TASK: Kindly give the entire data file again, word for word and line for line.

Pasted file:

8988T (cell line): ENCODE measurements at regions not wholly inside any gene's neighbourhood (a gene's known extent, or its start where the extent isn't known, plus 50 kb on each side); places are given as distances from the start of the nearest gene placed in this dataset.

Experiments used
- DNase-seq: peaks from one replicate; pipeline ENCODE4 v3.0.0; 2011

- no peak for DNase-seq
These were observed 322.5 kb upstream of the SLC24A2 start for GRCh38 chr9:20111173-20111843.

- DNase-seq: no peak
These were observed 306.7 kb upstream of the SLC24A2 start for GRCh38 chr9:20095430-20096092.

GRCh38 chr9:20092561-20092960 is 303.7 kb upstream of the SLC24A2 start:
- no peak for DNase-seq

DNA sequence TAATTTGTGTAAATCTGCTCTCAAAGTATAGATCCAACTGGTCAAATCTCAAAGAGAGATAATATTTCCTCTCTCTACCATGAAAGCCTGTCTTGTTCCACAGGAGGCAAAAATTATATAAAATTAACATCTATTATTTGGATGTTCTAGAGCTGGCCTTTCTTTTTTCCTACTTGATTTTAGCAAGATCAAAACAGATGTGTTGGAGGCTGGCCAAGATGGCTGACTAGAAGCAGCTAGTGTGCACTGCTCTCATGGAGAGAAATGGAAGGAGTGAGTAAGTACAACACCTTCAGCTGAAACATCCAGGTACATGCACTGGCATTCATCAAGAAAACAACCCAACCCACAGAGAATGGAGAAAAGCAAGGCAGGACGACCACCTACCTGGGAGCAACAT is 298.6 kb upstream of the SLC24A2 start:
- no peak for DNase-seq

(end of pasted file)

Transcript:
8988T (cell line): ENCODE measurements at regions not wholly inside any gene's neighbourhood (a gene's known extent, or its start where the extent isn't known, plus 50 kb on each side); places are given as distances from the start of the nearest gene placed in this dataset.

Experiments used
- DNase-seq: peaks from one replicate; pipeline ENCODE4 v3.0.0; 2011

- no peak for DNase-seq
These were observed 322.5 kb upstream of the SLC24A2 start for GRCh38 chr9:20111173-20111843.

- DNase-seq: no peak
These were observed 306.7 kb upstream of the SLC24A2 start for GRCh38 chr9:20095430-20096092.

GRCh38 chr9:20092561-20092960 is 303.7 kb upstream of the SLC24A2 start:
- no peak for DNase-seq

DNA sequence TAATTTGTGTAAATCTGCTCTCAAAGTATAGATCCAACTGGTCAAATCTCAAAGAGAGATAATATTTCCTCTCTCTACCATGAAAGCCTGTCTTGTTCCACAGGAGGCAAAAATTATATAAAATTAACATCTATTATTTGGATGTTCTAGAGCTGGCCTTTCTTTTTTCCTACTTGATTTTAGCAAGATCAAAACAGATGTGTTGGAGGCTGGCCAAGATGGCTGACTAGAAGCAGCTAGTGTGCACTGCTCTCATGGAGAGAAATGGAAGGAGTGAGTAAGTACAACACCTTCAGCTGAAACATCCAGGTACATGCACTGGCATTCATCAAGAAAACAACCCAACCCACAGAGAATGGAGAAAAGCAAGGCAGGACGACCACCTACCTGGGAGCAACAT is 298.6 kb upstream of the SLC24A2 start:
- no peak for DNase-seq